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Fig 5. BKCa channel.

(A) Voltage (Vm)- and [Ca]i-dependence of steady state activation (n, solid lines) of the modelled channel (Sim. = Simulation). The symbols represent experimental data (Expt.) for open probability of the channel (Popen) for different [Ca]i [53]: triangles ([Ca]i = 0.1 μM), squares ([Ca]i = 1 μM), circles ([Ca]i = 10 μM) and stars ([Ca]i = 100 μM). Intracellular Ca2+ concentration is represented in units of μM. (B) Time constants of activation (τn) from the model (solid line). (C) Rectangular voltage clamp currents obtained from the model. Protocol: The holding potential was −53.5 mV. The test potentials from 30 to 60 mV, each of 500 ms duration were used in steps of 10 mV. Number above the current curves represent corresponding test potential. Other model parameters: , initial [Ca]i = 1.36*10−4 mM, ECa ∼ 122 mV, EK = −84.7 mV, RMP = −53.5 mV, total capacitance = 28 pF and soma diameter = 24 μm. The S values for n for different [Ca]i and their 5% threshold values (given in brackets) are: for 100 μM = 0.070 (0.05), for 10 μM = 0.121 (0.05), for 1 μM = 0.079 (0.05) and for 0.1 μM = 0.025 (0.05).

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The time constants of activation (τn) were calculated from the BKCa current curves for cutaneous DRG neurons [54] and were assumed [Ca]i independent (Fig 5B). The equations used in the model are given below: (21) (22) (23) (24)

Small-conductance Ca2+-activated K+ (SKCa) channel. The presence of SKCa channels in the bladder small DRG neurons was suggested by a study using SKCa channel positive modulator, NS4591 which reduced neuron’s spiking activity [30]. We modelled the SK3 subtype of SKCa based on the evidence by Bahia et al. [87] who found a higher expression of SK3 in small and medium-diameter DRG neurons.

SKCa channels are considered to be activated by [Ca]i [84]. Soh and Park [24], however reported voltage-dependent inward rectification of rSK2 (rat SK2) currents with intracellular divalent cations. They found that divalent ions such as Ca2+, Mg2+ block SKCa channel pores by binding to its Ser-359 amino acid residue in voltage-dependent manner which results in this rectification [25]. Recently, Li and Aldrich [26] reported that rectification is inbuilt property of SKCa channels and is the result of electrostatic mechanisms with 3 charged residues in the S6 transmembrane domain of SKCa channel. I-V relationship of hSK3 (human SK3) channels in studies by Strøbæk et al. [55] and Hougaard et al. [88] also showed inward rectification in symmetrical K+ solutions ([K]i = [K]o) as well as physiological K+ concentrations ([K]i = 144 mM, [K]o = 4 mM) [27].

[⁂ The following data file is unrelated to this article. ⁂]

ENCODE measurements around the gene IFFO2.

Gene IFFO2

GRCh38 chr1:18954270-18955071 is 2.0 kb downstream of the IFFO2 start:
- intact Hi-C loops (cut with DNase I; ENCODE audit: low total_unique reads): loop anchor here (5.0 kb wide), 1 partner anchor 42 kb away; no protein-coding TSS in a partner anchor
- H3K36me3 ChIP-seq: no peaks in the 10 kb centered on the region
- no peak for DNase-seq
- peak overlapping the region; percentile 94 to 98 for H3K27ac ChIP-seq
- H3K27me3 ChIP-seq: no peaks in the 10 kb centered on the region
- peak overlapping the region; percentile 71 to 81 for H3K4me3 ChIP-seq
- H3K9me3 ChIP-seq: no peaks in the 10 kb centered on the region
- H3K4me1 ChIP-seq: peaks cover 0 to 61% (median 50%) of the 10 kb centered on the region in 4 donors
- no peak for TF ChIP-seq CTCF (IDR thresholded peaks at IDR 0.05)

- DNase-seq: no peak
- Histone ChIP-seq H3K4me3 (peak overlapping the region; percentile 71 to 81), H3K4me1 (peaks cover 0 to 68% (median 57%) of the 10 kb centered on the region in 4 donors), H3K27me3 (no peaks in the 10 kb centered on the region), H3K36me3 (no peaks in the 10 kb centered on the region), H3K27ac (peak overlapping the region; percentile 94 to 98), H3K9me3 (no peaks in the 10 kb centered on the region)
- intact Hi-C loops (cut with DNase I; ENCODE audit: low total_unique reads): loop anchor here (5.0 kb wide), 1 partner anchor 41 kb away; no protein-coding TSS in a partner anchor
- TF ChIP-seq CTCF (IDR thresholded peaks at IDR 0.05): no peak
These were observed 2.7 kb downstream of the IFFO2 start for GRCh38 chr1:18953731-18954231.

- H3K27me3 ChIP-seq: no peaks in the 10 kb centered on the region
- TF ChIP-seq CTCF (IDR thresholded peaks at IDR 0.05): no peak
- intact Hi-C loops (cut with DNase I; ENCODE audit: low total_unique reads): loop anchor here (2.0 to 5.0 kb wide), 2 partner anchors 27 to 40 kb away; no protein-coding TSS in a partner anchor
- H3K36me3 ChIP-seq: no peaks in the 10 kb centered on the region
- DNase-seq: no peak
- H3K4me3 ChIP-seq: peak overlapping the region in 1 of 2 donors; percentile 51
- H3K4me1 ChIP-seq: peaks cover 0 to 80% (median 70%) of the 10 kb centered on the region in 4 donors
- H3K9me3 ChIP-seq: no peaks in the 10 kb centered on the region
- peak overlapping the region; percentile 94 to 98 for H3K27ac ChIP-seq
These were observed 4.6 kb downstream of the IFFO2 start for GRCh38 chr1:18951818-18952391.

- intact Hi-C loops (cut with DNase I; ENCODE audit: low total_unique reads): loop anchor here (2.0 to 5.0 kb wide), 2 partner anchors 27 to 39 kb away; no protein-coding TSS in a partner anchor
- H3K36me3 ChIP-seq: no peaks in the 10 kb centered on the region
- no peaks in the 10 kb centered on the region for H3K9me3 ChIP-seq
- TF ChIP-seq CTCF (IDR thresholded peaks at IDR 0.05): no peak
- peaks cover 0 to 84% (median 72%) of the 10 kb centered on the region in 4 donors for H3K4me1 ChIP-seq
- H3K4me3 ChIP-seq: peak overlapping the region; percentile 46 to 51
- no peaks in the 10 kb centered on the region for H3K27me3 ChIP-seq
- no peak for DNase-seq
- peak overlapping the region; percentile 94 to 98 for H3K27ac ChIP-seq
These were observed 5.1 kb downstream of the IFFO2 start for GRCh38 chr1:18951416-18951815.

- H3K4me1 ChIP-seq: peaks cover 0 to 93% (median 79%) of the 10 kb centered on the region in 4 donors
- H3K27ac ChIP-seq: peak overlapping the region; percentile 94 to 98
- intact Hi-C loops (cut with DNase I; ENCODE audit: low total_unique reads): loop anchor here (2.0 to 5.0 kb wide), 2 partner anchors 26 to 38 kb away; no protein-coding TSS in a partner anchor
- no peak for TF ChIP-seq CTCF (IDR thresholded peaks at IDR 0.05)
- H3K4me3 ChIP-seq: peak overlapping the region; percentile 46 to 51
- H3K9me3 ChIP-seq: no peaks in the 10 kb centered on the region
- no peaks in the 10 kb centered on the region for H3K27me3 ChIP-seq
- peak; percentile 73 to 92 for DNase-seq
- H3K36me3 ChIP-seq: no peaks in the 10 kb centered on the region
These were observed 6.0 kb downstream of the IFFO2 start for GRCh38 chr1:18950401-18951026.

The SKCa channel is modelled with two parameters: ‘o’ which defines the Ca2+-dependent activation, and ‘m’ which codes for voltage-dependent inward rectification. ‘m’ was modelled using a Boltzmann equation. Its half activation, V1/2 and slope factor, sf parameters were also found to vary with [Ca]i. Hence, ‘m’ was modelled as a function of both [Ca]i and Vm (Fig 6A). An additional factor EK (Nernst potential of K+) was added to the equation for ‘m’ (see below) to account for parameter shifts due to changing K+ concentrations. Data for modelling was obtained from [30] and [55]. (25) (26) Data points for V1/2 and sf found from the experimental I-V curves in [30, 55] could not be fit to a curve. Hence, these parameters were modelled using a FUNCTION_TABLE feature of NEURON simulator, which calculates the values of variables from a table by linear interpolation of experimental values (see Fig 6B) [48].

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Fig 6. SKCa channel (SK3).

(A) The voltage dependent inward rectification (IR) parameter, m as a function of [Ca]i and membrane potential Vm. (B) The [Ca]i-dependence of half activation and slope factor, sf of the parameter, m. (C) The relative current curve of hSK3 channels showing dependence of channel current on intracellular Ca2+ concentration ([Ca]i). This curve refers to Ca2+-dependent activation parameter, o. The squares represent the experimental data [55] and the Hill equation fit (used in model) is shown by the solid line. (D) The currents generated in rectangular voltage clamp protocol (numbers along currents represent corresponding voltage clamp test potentials). The holding potential was kept at 0 mV for 50 ms and the test potentials were applied from −40 to 80 mV in steps of 20 mV of 250 ms duration. [Ca]i = 0.003 mM for rectangular voltage clamp. (E) Current-voltage (I-V) relationship generated by using ramp voltage clamp protocol. The current was recorded by applying a 200 ms voltage ramp starting at −80 to 80 mV from a holding potential of 0 mV. The solid lines represents the I-V relationship from simulation, and squares (for [Ca]i = 0.2 μM) and stars (for [Ca]i = 0.3 μM) represent the experimental data reported by [30, 55]. Other simulation parameters: , [Ca]o = 2 mM and EK = −3 mV. The S values for model fits and their 5% threshold values (given in brackets) are: o = 0.019 (0.05), I-V curve for [Ca]i of 0.2 μM = 0.005 (0.007) and for [Ca]i of 0.3 μM = 0.023 (0.071).

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Other K+ channels added to the model, KCNQ/M channel, Na+-activated K+ (KNa) channel, are described in S2 Text.

Ca2+ channels.